In addition, our field is also hiring a lot of graphics designers, big data analysts, marketing folks, and technicians for GIS, CAD, surveying and more.

    1. Voodoo Priestess*

      I agree. Yes, a 4 year degree is required for engineering, but there are lots of opening for technicians as well. You need a 2 year drafting degree or civil tech degree and that would allow you to be a drafter or do field inspections.

      We required a MS degree but starting salaries are closer to $80k.

      Construction side, too. You’ll make way more money in construction than consulting but you usually work more/longer hours and may have to relocate.

    2. Rona Necessity*

      Yup, every firm I know is desperately trying to hire young engineers. Including my employer.

      [Has this intense staff shortage and paradigm shift changed the way the industry thinks about its projects and its employees? Nope!]

    3. TheBee*

      I work on the CAD side, and get a lot of recruiters contacting me about it. Not sure if it’s just the jobs I’ve had, but for such a skilled profession I don’t ever feel like the salary matches.. especially once you start working in proprietary 3D modeling software, building/maintaining families in BIM software etc.

    4. nozenfordaddy*

      Really anyone with an engineering degree in civil, mechanical or electrical we’ll train you in the specialty area (dams, renewables, hydro, etc). I’m a civil engineer/PM and I could make a couple phone calls and have a half dozen job offers by COB (lucky for my company I like the job/compensation/benefits I have already).

      Entry level makes probably $75-80k depending on location and specialty, which has followed along with inflation since I started and compensation as you progress goes up significantly. Obviously you need a BS in some sort of engineering and having your EIT/FE would also be good but not always required. Lots of room for growth, and opportunities to be in the office or in the field depending on the field/company.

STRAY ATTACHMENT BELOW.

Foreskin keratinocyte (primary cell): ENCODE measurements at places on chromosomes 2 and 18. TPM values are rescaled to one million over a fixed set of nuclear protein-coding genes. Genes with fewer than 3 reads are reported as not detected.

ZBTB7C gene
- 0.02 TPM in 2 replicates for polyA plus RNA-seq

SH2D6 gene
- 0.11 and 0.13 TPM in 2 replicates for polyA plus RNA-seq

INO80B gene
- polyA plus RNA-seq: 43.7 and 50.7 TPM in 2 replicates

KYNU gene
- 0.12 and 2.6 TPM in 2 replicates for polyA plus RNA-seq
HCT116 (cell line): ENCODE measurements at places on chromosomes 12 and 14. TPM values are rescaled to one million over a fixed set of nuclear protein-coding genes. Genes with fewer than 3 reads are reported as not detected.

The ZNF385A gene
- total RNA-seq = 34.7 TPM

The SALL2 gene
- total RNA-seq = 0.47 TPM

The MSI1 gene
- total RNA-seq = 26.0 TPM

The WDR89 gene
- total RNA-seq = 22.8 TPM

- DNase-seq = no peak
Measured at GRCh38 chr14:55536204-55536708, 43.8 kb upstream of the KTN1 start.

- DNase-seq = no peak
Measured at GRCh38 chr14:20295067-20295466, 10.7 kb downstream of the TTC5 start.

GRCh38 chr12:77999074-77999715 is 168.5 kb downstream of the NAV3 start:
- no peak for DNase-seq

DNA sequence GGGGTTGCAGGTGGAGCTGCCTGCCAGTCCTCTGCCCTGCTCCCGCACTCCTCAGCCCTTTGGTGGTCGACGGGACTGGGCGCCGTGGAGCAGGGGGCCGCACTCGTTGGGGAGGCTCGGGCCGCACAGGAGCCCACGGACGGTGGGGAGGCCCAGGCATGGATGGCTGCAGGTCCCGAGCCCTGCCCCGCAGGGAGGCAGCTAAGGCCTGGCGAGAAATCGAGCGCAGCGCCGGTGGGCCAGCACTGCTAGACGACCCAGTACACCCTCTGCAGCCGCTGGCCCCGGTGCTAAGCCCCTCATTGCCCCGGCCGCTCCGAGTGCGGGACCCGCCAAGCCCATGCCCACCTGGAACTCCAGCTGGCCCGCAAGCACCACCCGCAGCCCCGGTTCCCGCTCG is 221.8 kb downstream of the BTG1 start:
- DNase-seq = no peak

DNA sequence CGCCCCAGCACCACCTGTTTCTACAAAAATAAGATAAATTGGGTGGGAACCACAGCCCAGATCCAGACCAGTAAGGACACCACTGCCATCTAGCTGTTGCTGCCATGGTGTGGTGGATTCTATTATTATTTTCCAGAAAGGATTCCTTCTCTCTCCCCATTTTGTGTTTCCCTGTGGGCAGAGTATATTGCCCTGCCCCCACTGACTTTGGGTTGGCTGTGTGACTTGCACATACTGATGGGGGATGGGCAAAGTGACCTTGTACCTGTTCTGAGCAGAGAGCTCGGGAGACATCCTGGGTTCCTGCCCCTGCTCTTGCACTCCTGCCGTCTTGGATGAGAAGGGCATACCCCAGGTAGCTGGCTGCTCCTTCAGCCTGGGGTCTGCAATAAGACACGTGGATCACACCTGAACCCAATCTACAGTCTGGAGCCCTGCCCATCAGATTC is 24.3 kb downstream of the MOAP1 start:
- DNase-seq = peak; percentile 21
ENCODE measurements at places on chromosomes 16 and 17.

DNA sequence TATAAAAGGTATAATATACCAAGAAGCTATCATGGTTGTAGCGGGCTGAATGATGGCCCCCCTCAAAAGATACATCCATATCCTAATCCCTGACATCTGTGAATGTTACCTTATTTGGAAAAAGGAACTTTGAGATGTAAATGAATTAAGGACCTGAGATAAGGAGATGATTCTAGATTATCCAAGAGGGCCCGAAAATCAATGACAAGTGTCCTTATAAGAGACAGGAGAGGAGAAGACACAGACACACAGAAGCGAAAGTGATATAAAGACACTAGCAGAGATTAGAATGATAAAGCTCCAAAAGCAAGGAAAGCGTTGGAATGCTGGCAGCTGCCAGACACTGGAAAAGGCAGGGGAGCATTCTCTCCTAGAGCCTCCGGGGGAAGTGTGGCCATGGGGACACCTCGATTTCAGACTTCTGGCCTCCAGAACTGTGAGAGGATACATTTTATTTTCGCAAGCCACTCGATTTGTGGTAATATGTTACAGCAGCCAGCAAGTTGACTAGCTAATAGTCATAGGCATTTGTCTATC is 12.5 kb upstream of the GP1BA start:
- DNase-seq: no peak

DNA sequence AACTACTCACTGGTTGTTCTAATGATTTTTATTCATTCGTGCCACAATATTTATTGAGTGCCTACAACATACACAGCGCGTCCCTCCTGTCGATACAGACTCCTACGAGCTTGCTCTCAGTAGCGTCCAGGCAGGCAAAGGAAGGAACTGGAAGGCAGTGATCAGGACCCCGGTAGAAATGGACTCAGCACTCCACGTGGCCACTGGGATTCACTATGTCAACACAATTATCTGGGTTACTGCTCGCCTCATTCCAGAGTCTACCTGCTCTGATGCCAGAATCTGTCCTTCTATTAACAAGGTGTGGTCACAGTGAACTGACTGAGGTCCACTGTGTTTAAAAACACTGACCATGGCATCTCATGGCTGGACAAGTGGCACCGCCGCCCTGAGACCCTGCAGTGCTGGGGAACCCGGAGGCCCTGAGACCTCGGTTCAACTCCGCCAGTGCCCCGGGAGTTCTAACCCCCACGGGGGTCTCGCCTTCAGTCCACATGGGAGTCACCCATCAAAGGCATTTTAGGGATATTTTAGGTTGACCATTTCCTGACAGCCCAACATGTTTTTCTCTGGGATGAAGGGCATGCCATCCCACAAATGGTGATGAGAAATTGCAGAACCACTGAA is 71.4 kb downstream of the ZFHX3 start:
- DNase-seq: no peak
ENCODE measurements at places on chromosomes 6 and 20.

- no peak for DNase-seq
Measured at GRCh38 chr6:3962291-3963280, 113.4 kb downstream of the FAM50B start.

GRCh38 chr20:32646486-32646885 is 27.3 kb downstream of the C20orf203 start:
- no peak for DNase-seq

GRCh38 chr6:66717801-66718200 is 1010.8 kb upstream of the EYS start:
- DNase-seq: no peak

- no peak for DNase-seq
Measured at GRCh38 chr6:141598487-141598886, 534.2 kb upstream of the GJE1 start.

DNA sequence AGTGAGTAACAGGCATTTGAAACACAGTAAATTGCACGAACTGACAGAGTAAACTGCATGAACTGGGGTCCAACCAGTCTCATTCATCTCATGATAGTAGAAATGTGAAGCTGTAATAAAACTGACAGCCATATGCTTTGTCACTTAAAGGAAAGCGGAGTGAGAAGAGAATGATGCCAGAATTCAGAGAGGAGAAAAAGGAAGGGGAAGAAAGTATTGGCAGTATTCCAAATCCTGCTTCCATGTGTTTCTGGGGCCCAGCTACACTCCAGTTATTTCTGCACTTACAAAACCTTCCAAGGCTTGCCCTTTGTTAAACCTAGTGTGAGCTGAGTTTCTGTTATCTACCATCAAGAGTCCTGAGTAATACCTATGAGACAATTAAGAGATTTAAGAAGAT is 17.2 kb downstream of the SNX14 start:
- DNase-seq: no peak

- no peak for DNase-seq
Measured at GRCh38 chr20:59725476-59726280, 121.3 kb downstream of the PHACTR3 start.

5. Jake*

      Its because us construction folks have poached all the young civil engineers to come run construction work.

  31. Enginerd*

    Industrial Automation. We’ve had 9% COL adjustments since last September just to stay ahead of inflation, not counting performance based increases. Recruitment bonus has been doubled to try and bring more people in and its basically your option to work any overtime you want. Our OT is straight time rather than time and a half but you have the option to take the payout or bank the comp time and take a huge vacation later.

  32. I'm A Little Teapot*

    There simply aren’t enough tax accountants. And auditors are tight as well.

    Education: 4 year accounting degree minimum, but you need to be prepared to take the CPA exam, and I believe mostly people have shifted to a 5 year bachelors + masters program.

      1. Not Today*

        Depends where you do taxes. In a public firm, yes. I work for a family office, and our tax season is later (everything gets extensions), so from August through October it is some later days and weekends, but nothing like in public accounting. And all of our ‘clients’ are internal, we do not have to deal with clients face to face ever (which was the #1 thing that drove me as far from tax work as I could get!)

      2. The Original K.*

        My accountant owns his firm (small, like 15 people) and works basically constantly from January to April. He has a day bed in his office so he can nap.

      3. I'm A Little Teapot*

        There is variation between different firms, but yeah. Tax season you’re going to be working a lot.

        However, you can be understaffed and overworked in just about any industry, so just because you’re not a tax accountant doesn’t mean you won’t be working insane hours.

    1. AthenaC*

      +1 for auditors. Same qualifications – 4 year degree, be ready to sit for the CPA exam.

      We need all the new people we can get. Currently there’s just so much work that has settled at the more senior levels so we have to do all the lower-level work AND our actual jobs. It’s been rough and doesn’t look to be getting better anytime soon.

      1. EAs for taxes*